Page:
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It was full-on party mode last night at Boston Pizza. There were raffles and prize giveaways and a silent auction. There were boisterous sing-alongs. There was a magician performing slick table tricks. There were group dances to festive faves such as the Macarena and YMCA. And of course there were food and beverages galore.
But beneath the celebratory facade was the bond that most of the evening's participants shared. And it was a bit easier to see in some.
Like Penticton's Maureen Chatham. Maureen's daughter Melissa was beaten to death in 2008 by an ex-boyfriend. And the pattern of abuse - and physical assaults - started long before that.
"We tried to support her," said Chatham last night. "We tried to get her to leave the relationship, but she kept going back. And each time she went back, the violence got a little worse, until he finally killed her."
A decade has passed since that fateful day, but Chatham continues to relive the tragedy in her nightmares. "I begged her to come back home. I begged her to block his number. She was killed just five minutes from the Surrey Hospital."
Moreover, she says, Melissa's murderer is now out of jail.
She often wonders if there's something she could have done differently to rescue her daughter. But deep down she knows there isn't.
"I'll never blame the victim. If you're in a domestic abuse situation, the victim loses any strength they ever had, and they blame themselves."
But Chatham, heroically, learned to channeled her grief. She became a regular speaker on the high school circuit, telling Melissa's story to anyone who'd listen. "What happened to my daughter I don't want to happen to anyone. If I can help one person..."
More than that though, she also created a scholarship in 2009 and awarded it to a deserving student at her daughter's alma mater, Surrey's Tamanawis Secondary. And now that Chatham has moved back from the lower mainland to her original hometown of Penticton, she'll award that scholarship to a student of Princess Margaret Secondary.
And something else. Chatham has also become part of the South Okanagan Women In Need Society (SOWINS). Indeed, that's the reason she spent a little time at Boston Pizza last night.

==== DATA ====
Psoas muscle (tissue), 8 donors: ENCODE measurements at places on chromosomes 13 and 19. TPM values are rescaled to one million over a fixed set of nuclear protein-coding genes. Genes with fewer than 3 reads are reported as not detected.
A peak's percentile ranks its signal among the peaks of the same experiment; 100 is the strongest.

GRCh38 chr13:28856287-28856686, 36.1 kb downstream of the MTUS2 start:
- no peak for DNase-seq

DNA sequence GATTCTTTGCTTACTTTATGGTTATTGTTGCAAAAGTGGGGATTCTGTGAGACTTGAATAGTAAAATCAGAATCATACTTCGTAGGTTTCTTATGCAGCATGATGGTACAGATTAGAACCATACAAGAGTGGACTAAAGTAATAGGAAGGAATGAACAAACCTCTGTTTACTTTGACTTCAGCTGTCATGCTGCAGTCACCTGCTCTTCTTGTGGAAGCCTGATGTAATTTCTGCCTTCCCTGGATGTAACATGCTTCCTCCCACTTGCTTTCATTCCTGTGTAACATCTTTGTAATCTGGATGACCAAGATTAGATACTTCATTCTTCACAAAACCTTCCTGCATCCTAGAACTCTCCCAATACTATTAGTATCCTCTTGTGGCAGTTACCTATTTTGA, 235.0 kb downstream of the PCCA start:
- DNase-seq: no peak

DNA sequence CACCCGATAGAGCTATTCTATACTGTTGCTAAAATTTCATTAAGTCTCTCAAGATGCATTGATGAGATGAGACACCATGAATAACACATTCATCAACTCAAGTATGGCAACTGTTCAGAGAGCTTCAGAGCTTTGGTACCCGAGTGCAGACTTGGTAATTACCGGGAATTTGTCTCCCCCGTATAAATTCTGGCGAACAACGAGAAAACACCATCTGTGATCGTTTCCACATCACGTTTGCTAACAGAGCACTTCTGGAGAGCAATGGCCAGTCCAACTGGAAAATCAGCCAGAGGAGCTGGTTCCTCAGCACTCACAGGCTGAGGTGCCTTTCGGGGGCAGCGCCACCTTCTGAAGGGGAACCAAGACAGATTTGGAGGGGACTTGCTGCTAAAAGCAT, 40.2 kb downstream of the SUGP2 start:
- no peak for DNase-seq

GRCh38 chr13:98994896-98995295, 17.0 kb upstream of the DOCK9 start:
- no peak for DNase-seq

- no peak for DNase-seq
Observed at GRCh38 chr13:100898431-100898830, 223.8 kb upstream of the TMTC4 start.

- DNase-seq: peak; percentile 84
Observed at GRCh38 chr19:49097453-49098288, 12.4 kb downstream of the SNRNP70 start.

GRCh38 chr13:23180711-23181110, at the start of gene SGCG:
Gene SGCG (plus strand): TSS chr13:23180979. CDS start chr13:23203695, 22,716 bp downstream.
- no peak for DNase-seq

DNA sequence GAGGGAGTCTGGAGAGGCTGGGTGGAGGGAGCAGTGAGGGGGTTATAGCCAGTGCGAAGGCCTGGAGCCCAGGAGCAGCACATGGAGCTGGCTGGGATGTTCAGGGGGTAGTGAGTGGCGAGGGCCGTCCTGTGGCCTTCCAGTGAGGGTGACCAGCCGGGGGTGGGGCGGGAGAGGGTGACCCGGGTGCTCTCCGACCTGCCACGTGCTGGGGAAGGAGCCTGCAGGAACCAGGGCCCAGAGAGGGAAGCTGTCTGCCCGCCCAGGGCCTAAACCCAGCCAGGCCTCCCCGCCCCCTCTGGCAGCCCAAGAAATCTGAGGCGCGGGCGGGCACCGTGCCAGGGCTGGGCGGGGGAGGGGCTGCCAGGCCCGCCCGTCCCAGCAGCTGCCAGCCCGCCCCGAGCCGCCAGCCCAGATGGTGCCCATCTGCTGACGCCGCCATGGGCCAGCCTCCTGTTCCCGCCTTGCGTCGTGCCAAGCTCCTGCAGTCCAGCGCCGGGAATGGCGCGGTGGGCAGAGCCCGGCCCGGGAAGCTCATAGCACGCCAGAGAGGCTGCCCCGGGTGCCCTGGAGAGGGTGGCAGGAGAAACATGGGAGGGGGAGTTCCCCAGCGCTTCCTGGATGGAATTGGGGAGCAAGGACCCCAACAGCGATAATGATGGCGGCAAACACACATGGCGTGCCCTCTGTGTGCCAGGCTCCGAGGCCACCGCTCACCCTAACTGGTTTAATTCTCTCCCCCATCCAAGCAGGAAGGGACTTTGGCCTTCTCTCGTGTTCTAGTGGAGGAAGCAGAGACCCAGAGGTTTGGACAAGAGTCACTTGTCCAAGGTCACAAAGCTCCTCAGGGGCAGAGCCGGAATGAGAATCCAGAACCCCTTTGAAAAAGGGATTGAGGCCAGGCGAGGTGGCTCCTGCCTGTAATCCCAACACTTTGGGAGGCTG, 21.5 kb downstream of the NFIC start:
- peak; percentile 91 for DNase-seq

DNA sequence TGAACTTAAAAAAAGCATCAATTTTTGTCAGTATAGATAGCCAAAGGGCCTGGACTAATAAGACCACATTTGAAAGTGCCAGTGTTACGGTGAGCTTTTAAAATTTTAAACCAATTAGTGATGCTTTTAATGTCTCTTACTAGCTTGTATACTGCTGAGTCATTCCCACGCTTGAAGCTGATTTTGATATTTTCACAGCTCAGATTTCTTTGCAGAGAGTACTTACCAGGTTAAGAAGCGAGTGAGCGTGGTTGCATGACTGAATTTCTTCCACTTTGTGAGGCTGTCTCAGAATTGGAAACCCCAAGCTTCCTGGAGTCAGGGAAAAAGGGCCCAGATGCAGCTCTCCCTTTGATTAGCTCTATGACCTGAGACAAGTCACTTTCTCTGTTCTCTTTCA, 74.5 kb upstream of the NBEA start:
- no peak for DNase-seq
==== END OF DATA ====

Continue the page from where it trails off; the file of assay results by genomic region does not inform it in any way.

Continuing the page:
You see, it wasn't just any old night at the pizza joint on Main Street. It was a launch party for SOWINS' 2019 Walk to End Abuse, scheduled for 10 a.m. June 2 at Rotary Park. And the place was loaded with folks with similar stories to Chatham's.
SOWINS executive director Debbie Scarborough gave us the lowdown.
"We work mostly with survivors of intimate partner violence. We provide transition houses, safe homes, and now permanent housing for women and children fleeing abuse."
And, she says, what happened to Melissa Chatham is far from an isolated incident. "If you're told over and over again that nobody would want you, to go ahead and walk out the door but there's no way you're taking the kids, it can feel like an impossible situation. I've worked with women who've been shot, stabbed, and chosen suicide over living."
But the Friday night gathering was all about the upcoming walk. "Last year we had more than a hundred people," said Scarborough. "Some of the people who show up will just be checking it out. Like, is there support if I come forward? If I find someone to share my story with, will I be supported? Because I don't feel worthy."
Despite the backstories, the mood last night was upbeat. And for that, Scraborough credited Boston Pizza owner Derek George.
"He's a big supporter. He does so much for our community. He supplies employment and practicums for women. He even encourages women and children who are staying in our transitionals to come here for a meal, pro bono, and he'll just stand guard and make sure they're not harassed."
For his part, George spent a lot of time bussing tables last night and making sure the evening flowed right along.
"We've been touched by domestic violence in our family on both sides, my wife's and mine, and SOWINS is something we want to support locally. It's near and dear to our hearts, having experienced it firsthand, and being able to support this event is good for us."
George said it's the first time his eatery has hosted the walk launch party, and he hopes it won't be the last.
"It's really good tonight. I want to thank the local wineries and the Penticton Vees for their silent auction contributions. Everything tonight goes straight to SOWINS."
Midway through the event, local "song catcher" Yanti got the whole group involved in her sing-a-long. The positive vibes were downright contagious.
"It's specially designed for people who have childhood trauma of being told to be quiet or not to sing. It's a great trauma to be told to not sing. Everyone has a voice. We just have to figure out what our voice sounds like. If you don't like the sound of your voice, you can develop that."
Throughout the night, award-winning magician and mentalist Ryan Michael of Kelowna elicited oohs and ahhs as he demonstrated his close-up sleight of hand routines. And DJ Russ Triet kept the aisles filled with dancers - not an easy feat in a restaurant setting.
And the evening was made all the better when an anonymous donor stepped up to say they'd match 100 percent of the proceeds. Still, SOWINS can always use more donations. If you're interested in contributing, head to the SOWINS website.
Though, said Scarborough, "Donations are always accepted, but the best thing people can do is to not commit an act of abuse. If everyone did that, I'd be out of a job. And I could retire."